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Graduating from University debt-free

1195982_graduate_photoThis is an article from Sean Cooper, Pension Analyst, RESP administrator and Income Tax Preparer. Even though tuition fees are high and saving for university is more and more difficult, its still quite possible to graduate debt free.

In a nutshell:

1. Consider part-time jobs throughout your degree (with a healthy balance, otherwise your grades will suffer)
2. Summer Work (this is probably where you make most money for the next year)
3. Buying Used Textbooks (no brainer)
4. Eliminating Wasteful Spending
5. Bursaries and Scholarships
6. Living with parents, if possible. (Generally speaking, if you went to York U, Ottawa U, McGill U, etc. makes no difference to your future employer. The education program is government regulated and your degree paper will be of equal value no matter where you've studied.)

At the end of the day - its all about discipline. If you can control your spending, you'll be fine.

Read the full article.

Comments (5)
stay away from school
5 Wednesday, 10 August 2011 11:02
Go and learn a trade. Plumbers make like $100 per hour. It's universal no matter where you travel (unless you live in a cave) and you can make a decent living.
credit cards
4 Tuesday, 26 July 2011 11:43
Steve B
Stay away from credit cards! These bastards with the sign up sheets are like vultures in the hallways. Sell your soul for a cap or a frisbee.
re : part time job
3 Monday, 04 July 2011 07:22
Part time jobs are nice, but if you are studying for a degree such as engineering, you won't have enough time for that.

I've lived with my parents when I was in school, but my part time job was enough to pay for my bus-pass and lunch. First year was ok, after that I had to quit.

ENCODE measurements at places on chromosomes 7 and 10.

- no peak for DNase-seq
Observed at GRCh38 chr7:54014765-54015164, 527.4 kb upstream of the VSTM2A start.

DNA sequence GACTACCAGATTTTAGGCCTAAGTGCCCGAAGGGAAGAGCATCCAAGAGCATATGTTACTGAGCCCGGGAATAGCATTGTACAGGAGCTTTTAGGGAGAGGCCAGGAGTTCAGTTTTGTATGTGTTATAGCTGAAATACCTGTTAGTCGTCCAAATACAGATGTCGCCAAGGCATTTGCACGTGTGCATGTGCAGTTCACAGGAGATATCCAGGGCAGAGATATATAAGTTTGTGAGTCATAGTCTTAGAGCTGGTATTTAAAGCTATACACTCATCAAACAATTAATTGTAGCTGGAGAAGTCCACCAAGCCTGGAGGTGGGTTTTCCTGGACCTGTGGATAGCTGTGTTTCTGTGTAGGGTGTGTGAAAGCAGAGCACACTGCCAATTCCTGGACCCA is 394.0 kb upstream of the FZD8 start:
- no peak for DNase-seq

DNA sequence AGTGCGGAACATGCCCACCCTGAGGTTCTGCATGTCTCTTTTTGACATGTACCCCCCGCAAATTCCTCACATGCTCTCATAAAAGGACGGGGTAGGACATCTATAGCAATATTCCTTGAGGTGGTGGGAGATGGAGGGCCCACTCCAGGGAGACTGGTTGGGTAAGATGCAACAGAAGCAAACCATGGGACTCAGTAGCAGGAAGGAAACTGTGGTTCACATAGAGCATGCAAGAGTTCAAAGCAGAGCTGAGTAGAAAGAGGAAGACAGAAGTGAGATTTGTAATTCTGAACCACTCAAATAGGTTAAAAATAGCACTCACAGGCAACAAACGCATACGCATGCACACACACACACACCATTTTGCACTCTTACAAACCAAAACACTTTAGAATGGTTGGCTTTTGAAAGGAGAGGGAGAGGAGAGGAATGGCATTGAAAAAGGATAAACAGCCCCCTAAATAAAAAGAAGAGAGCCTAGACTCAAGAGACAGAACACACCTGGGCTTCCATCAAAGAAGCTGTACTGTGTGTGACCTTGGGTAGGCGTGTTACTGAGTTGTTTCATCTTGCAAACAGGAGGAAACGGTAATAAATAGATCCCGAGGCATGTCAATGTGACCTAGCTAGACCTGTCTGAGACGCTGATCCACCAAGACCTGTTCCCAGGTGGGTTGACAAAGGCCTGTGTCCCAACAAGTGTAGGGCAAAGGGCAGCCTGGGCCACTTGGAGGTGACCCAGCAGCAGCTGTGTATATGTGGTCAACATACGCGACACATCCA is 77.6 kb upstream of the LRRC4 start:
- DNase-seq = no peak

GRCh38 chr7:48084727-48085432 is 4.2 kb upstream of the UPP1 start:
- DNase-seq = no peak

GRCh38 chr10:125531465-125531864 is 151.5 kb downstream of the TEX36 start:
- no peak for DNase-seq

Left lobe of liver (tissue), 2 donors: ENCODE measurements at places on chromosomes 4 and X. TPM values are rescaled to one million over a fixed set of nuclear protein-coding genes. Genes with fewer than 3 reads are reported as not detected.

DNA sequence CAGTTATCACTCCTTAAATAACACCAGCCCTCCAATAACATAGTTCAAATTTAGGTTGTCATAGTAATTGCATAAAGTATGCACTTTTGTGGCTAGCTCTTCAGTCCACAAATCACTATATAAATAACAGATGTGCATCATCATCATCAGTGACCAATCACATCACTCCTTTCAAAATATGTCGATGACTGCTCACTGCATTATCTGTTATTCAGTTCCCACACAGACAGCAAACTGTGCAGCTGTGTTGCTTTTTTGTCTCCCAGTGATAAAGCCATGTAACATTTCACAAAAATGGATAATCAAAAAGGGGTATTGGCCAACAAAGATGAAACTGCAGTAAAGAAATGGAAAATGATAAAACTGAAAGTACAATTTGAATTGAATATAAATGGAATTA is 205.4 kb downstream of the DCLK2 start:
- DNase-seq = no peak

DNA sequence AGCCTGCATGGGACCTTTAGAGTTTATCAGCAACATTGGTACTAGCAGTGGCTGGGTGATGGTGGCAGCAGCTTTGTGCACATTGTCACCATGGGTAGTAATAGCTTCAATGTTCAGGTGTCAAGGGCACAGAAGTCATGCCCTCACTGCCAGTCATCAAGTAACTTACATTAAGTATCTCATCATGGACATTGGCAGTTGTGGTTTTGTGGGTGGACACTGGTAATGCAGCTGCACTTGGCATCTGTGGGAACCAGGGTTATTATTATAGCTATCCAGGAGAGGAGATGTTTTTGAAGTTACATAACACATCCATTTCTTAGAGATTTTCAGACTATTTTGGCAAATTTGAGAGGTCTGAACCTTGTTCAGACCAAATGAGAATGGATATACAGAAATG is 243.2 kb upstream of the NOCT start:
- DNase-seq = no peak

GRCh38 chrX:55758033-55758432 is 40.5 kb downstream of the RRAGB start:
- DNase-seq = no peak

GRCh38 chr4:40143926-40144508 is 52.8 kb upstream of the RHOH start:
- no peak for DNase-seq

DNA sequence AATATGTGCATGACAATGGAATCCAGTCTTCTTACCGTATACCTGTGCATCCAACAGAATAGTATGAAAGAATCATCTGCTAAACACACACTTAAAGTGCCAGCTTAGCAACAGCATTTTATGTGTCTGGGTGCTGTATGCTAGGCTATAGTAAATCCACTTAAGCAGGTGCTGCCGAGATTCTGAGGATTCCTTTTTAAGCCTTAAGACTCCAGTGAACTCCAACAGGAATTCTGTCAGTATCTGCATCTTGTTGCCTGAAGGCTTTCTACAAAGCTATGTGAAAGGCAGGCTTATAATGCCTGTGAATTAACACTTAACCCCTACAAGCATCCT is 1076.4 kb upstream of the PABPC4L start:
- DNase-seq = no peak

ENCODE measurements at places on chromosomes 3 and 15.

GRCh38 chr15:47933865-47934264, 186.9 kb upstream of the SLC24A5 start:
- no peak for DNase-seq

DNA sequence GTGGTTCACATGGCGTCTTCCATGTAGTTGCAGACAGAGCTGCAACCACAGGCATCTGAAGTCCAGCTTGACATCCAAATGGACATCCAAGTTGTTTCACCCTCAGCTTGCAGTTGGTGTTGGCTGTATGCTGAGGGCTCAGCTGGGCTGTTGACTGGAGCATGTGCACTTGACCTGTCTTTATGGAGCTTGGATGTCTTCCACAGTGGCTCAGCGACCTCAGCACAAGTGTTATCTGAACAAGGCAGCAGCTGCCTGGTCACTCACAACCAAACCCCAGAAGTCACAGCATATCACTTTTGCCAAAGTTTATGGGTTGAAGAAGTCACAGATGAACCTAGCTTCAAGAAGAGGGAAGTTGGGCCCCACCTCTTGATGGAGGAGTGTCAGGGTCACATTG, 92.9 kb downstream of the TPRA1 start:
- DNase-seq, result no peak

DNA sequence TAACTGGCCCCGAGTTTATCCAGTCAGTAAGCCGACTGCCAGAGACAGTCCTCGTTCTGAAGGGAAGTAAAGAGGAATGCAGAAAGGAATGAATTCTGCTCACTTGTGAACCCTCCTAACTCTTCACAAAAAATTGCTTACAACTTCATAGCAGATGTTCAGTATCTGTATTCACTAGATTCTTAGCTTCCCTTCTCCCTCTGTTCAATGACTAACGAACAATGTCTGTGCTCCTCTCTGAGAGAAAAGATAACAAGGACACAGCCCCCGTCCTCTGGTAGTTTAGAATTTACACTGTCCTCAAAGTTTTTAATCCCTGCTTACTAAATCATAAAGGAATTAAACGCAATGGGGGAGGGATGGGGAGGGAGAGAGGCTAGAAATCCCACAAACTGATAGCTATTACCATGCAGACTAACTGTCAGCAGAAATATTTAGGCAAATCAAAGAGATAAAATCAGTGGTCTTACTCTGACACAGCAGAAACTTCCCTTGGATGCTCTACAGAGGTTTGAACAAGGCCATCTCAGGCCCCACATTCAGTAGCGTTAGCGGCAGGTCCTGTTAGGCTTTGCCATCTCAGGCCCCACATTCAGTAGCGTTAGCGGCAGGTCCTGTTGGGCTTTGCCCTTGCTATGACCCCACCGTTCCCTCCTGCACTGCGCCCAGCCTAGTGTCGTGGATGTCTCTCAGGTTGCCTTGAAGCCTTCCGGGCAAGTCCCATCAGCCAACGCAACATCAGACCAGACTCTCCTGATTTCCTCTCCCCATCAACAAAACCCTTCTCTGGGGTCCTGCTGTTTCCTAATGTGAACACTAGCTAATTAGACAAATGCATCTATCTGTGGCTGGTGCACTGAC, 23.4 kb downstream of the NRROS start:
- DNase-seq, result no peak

Bursaries are also overlooked by a lot of students - at least when I went to school. Nortel was booming at the time and they were giving out bursaries left and right. I think I got between $500-$1000 for every year I've studied.
RE: Education debt
2 Thursday, 30 June 2011 12:42
Its true, but you have to consider how these people spent their loans. There are people in Canada that end up with loans that big, it doesn't mean it all went into education.
Education debt
1 Wednesday, 29 June 2011 14:00
We should consider ourselves lucky in Canada - with all the complaints about school debt and education cost - it's still fairly low, compared to the States. The numbers below are astronomical and no part-time or summer job will ever cover that.

Erik Solecki
Student debt: $185,000
Degree: Bachelor's in industrial engineering from Kettering University

Saniquah Robinson
Student debt: $82,000
Degrees: Master's in Health Science from Chatham University; Bachelor's in psychology from Temple University

Shane Dixon
Student debt: $72,800
Degrees: Master's in public health from University of South Carolina; Bachelor's in biology from Clemson University

Michelle Shipley
Student debt: $140,000
Degree: Bachelor's in political science and international development from Tulane University

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